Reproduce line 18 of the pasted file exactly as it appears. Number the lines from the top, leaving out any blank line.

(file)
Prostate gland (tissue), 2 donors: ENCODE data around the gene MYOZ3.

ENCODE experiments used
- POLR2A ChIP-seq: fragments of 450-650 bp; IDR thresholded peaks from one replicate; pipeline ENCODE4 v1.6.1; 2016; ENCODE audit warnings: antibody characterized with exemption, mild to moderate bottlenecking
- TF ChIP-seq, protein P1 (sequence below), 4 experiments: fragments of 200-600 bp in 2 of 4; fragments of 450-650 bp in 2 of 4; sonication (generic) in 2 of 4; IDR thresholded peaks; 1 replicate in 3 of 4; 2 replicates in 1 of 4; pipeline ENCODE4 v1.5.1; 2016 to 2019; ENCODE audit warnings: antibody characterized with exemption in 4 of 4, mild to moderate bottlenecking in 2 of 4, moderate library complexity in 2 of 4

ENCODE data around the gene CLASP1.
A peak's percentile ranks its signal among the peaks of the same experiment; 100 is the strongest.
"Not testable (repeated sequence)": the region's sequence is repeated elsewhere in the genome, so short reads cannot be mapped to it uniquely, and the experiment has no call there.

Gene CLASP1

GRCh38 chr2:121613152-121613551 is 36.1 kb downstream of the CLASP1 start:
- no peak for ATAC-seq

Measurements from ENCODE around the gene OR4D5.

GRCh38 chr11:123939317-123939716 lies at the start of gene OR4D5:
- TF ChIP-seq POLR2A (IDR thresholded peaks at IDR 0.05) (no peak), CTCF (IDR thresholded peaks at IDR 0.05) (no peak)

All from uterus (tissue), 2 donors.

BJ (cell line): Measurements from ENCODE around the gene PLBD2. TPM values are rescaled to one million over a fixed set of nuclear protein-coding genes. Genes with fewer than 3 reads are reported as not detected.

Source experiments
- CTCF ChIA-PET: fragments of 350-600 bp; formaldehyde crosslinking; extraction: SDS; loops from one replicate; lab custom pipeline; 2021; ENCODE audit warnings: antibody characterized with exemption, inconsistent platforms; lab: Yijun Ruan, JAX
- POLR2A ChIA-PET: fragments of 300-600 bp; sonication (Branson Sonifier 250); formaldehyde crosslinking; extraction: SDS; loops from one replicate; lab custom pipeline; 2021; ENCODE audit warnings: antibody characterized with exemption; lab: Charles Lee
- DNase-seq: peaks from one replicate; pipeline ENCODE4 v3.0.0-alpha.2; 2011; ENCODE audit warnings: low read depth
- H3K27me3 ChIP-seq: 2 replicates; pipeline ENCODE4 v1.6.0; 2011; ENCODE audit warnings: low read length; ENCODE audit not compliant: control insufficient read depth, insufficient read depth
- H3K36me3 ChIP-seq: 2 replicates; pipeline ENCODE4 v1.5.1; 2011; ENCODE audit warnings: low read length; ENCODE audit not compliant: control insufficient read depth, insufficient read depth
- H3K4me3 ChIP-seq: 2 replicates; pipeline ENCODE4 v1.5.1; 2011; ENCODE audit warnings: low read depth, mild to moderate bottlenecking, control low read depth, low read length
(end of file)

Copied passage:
- POLR2A ChIA-PET: fragments of 300-600 bp; sonication (Branson Sonifier 250); formaldehyde crosslinking; extraction: SDS; loops from one replicate; lab custom pipeline; 2021; ENCODE audit warnings: antibody characterized with exemption; lab: Charles Lee